Three communities in the South West allocated £6 million to support adaptation to coastal erosion

Local authorities in the South West have been allocated £6 million in funding to improve the resilience of communities to the effects of coastal erosion and benefit the local economy, Floods Minister Rebecca Pow has announced today (Friday 29 September).

The communities of Charmouth and Swanage on Dorset’s Jurassic Coast and Bude in northeast Cornwall have been selected as the next recipients for funding as part of the Department for Environment, Food and Rural Affairs and the Environment Agency’s joint £36 million Coastal Transition Accelerator Programme.

The Coastal Transition Accelerator Programme helps communities to plan for the long term, including through interventions such as improving and replacing damaged community infrastructure like beach access or coastal transport links, repurposing land in coastal erosion zones for different uses such as temporary car parks, and restoring and creating habitats to include green buffer zones.

Today’s announcement follows last year’s launch of two initial projects in East Riding of Yorkshire and North Norfolk, identified as the areas to lead the programme as they have proportionally the highest number of properties at risk from coastal erosion in England.

The Environment Agency is managing the programme and the local project teams are supporting the communities as they develop and deliver their plans. The Environment Agency will also ensure that lessons are shared with other coastal areas facing similar challenges.

Floods Minister Rebecca Pow said:

It is vital that we support the communities that are most vulnerable to the effects of coastal erosion.

The funding announced today will help these towns to invest and grow as we continue to ramp up our flood and coastal erosion policies nationwide.

Alan Lovell, Chair of the Environment Agency, said:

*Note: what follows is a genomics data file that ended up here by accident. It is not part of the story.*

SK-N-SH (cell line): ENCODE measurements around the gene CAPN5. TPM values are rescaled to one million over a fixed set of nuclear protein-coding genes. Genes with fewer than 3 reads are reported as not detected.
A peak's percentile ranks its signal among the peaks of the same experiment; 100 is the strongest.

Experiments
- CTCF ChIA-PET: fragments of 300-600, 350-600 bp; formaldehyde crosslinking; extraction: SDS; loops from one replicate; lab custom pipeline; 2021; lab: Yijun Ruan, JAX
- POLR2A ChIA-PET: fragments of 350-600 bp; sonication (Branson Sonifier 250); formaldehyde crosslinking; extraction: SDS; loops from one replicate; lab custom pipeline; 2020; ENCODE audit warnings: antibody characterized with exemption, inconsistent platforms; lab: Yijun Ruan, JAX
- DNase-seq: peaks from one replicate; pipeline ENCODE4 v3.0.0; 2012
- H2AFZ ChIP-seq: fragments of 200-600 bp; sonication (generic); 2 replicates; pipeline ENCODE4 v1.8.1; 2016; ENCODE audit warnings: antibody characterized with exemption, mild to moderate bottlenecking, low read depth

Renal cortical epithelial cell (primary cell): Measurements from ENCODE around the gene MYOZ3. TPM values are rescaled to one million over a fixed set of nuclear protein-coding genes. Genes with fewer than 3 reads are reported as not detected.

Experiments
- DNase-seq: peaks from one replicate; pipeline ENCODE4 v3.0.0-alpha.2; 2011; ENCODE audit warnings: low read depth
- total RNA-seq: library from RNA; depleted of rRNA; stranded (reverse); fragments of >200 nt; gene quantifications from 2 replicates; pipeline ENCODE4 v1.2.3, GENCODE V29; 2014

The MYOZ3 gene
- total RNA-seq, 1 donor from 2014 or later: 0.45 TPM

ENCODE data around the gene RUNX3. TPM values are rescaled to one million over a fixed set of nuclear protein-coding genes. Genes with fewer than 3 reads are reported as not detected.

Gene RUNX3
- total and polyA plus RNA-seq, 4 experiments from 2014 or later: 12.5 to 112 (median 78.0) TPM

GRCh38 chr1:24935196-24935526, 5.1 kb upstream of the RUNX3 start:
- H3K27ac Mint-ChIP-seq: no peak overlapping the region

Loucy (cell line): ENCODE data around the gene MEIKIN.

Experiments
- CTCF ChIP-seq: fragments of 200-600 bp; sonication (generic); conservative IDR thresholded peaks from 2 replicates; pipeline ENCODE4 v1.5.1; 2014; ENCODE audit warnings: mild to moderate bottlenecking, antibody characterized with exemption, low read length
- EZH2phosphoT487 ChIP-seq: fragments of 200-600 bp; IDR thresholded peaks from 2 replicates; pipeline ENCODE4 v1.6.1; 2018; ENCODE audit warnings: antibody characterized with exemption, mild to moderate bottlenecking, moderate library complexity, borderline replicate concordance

Following the launch last year of the Coastal Transition Accelerator Programme in North Norfolk and East Riding of Yorkshire, I am pleased we are extending the programme for coastal communities in the South West. The £6 million of additional funding will help support communities at risk of coastal erosion in the South West to transition and adapt to climate change.

We will also be sharing our lessons learnt and innovative approaches with coastal groups and communities around the country.

Cllr Ray Bryan, Dorset Council’s Portfolio Holder for Highways, Travel and Environment, said:

Looking after our natural environment and tackling the impacts of climate change are key priorities for Dorset Council, so I’m pleased we’ve been able to secure this support from the CTAP programme.

Many of our beautiful coastal towns and villages in Dorset are vulnerable to flooding and coastal erosion and it is vital that we prepare for the challenges presented by extreme weather. These funds will help us work with partners and local communities to deliver ambitious projects that increase resilience and help residents and businesses get ready for the future.

Cllr Martyn Alvey, Cornwall Council’s Cabinet Member for Environment and Climate Change, said:

We have seen from the Cornwall Climate Risk Assessment that Cornwall will likely see some of the highest future increases in relative sea level rise in the UK, as well as an increase in storm surges and higher tides causing greater coastal erosion along its 1000km of coastline.

We welcome Cornwall’s inclusion to the CTAP programme and the opportunity it presents to deliver practical action in ensuring its residents and communities are better prepared for the impacts of a changing coastline both now and into the future.

The programme will run to March 2027, exploring and testing innovative opportunities. A full evaluation of the programme will help to inform future national policy direction and will add to the other coastal resilience activity managed by the Environment Agency, which includes a national coastal erosion risk map providing clearer data about local risks to help local planning.

The Coastal Transition Accelerator Programme supports the Environment Agency’s FCERM Strategy, which provides a longer-term vision of how we will better protect and prepare homes and businesses from flooding and coastal change and create climate resilient places.

The Environment Agency continues to work closely with local authorities and is currently funding a £38 million programme of regional monitoring to understand better how the coast is changing and the risk that climate change poses to those living and working on our coasts.

Elsewhere, the Environment Agency recently announced that £25 million will be invested in projects that use nature to protect communities from flooding. The ring-fenced funding, provided by the Government and the Environment Agency, will support natural flood management schemes across England that use techniques such as planting trees and creating wetlands to slow and store water. These schemes are also proven to improve air and water quality, provide habitats for wildlife and create green spaces for communities.

Published 29 September 2023